Free Trade Debate Essay
Free Trade Debate
Foreign trade is intricately regulated by governments globally. The extent of government regulation is increasingly becoming a matter of controversy and argument. The protest about trade has mainly been caused by the new trade agreements, the undesirable effects of domestic and the dilution of labor and environmental standards particularly in the developing states (Federal Reserve Bank of New York, n. d. ).
In this perspective, it is argued that bad economic policy will always reflect huge disagreement among various experts and is anticipated that when all economists give similar advice about the policies, the economic policies would be better (M, Friedman & R, Friedman, 1997). However, this is not the case; the economists often differ on the concept of international trade and the benefits international free trade has on the trading states and the world at large. The issue of tariffs seems to attract fierce debate among most economists.
Tariffs have since history affected countries in the free trade with the exception of the Great Britain which was exempted in 1846 after the Corn Laws repeal (M, Friedman & R, Friedman, 1997). Another exception was Japan where Japan entered the free trade following the Melji Restoration. Free trade under the British Rule in Hong Kong represents yet another exception (M, Friedman & R, Friedman, 1997. However, in other states particularly the developing countries, free trade has been seen as a thorn in blood hampering production possibilities frontier.
Free Trade affects Production Possibilities Frontier The most heated debate about free trade revolves around its effects on the production possibilities frontier. In spite of this contentious issue, most economists for over two centuries have persistently supported free trade as the trade policy of choice among nations. But this has not stopped the so called “practical” people from continuing to have fierce criticism over the issue of free trade.
The practical people have an inner belief that critical production industries have to be protected from the undue foreign competition (Blinder, n. d). However, free trade offers a range of production possibilities which the practical people can also observe. It may obviously not be discouraged for people to have their clothes washed and ironed in specialized and professional launders and paying handsomely for the service provided. Individuals who might believe in protectionism will only advocate for consumers to take their clothes to low quality launders that charge small fee.
But this concept would be considered loony and discouraged production (Blinder, n. d). It is common sense to utilize the companies which have intense specialization and professionalism and paying them good. Complete cutting off from these companies has severe effects to the production standards of any economy and the overall living standards. Adam Smith in 1776 made one logical argument about the effect free trade presented to production economies (Blinders, n. d).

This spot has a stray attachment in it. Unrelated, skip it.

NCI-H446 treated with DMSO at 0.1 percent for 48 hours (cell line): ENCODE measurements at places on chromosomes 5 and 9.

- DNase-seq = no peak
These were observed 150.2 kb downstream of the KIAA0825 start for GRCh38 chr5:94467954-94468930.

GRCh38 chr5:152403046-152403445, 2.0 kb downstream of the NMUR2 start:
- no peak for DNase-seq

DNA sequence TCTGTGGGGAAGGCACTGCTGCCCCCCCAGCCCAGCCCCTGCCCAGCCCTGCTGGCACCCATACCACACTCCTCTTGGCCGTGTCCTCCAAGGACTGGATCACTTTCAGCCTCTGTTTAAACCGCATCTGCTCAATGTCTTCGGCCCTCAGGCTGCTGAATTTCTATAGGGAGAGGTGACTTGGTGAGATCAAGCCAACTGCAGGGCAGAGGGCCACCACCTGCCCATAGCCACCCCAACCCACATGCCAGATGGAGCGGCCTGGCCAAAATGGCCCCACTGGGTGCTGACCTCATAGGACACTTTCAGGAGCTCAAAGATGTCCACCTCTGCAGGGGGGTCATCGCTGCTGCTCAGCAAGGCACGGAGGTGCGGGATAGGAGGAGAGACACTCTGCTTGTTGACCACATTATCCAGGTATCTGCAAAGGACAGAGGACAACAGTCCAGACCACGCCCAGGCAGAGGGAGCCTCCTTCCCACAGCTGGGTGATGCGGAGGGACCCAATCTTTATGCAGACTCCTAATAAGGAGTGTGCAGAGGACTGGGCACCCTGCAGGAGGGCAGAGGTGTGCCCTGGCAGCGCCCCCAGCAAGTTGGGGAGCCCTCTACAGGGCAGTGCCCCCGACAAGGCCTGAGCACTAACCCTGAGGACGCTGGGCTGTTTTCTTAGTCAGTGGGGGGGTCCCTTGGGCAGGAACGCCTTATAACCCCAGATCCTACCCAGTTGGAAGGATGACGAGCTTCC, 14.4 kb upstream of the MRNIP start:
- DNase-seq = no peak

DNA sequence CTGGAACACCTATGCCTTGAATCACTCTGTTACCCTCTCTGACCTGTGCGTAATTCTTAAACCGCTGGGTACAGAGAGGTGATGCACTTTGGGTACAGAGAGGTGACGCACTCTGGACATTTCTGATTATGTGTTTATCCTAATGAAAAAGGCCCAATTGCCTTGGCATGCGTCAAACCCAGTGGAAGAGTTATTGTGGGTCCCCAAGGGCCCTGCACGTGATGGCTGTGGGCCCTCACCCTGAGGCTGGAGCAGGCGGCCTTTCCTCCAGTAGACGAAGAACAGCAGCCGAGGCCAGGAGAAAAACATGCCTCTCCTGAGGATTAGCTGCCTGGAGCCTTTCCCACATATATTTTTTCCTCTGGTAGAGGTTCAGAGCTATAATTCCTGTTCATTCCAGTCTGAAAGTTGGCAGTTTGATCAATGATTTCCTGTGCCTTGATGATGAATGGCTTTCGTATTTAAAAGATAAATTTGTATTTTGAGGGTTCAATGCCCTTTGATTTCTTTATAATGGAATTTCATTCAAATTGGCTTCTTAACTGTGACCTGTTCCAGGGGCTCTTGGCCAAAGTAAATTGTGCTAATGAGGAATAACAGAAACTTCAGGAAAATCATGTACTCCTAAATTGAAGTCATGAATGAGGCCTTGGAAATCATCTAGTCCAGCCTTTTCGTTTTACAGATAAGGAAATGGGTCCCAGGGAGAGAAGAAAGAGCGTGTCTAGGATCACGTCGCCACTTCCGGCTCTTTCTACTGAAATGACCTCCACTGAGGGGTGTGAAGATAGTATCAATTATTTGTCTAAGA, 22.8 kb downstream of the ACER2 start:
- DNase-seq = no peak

He observed that when foreign countries supplied cheaper commodities than the importing country, it was logical to buy using the existing produce of the importing country’s produce to ensure that there is some mutual advantage. In a practical scenario, South Korea, Spain and other states produce shoes cheaply compared to the United States. Keeping off the cheap shoes will make some impact on the US and instead, the US people should be encouraged to pay for the cheaper shoes with the money they earn from the things they do better such as computer software writing (Blinder, n.
d). While this concept convinces a large number of economists, the case of a state like China which produces almost everything cheaply can pose threat to the production frontier possibilities in the US. This then should mean that the US people exclusively buy the cheaper items made in China and shun away from the US made items which cost higher penny. While this argument is reasonable, any action to support this way of production will lead to massive unemployment to the American people and labor production sector will largely be flooded (Blinder, n.
d). China will at the same time be massive beneficiaries of the system of free trade. Other Factors Which Can Expand Production Possibilities Frontiers Fortunately, there are several industries where people can work and this represents one of the factors which can expand the production possibilities frontiers. In case there was only a single industry, then American wages would be forced by the free trade to close down to the Chinese workers if in deed the Chinese workers were just as good as the workers in America.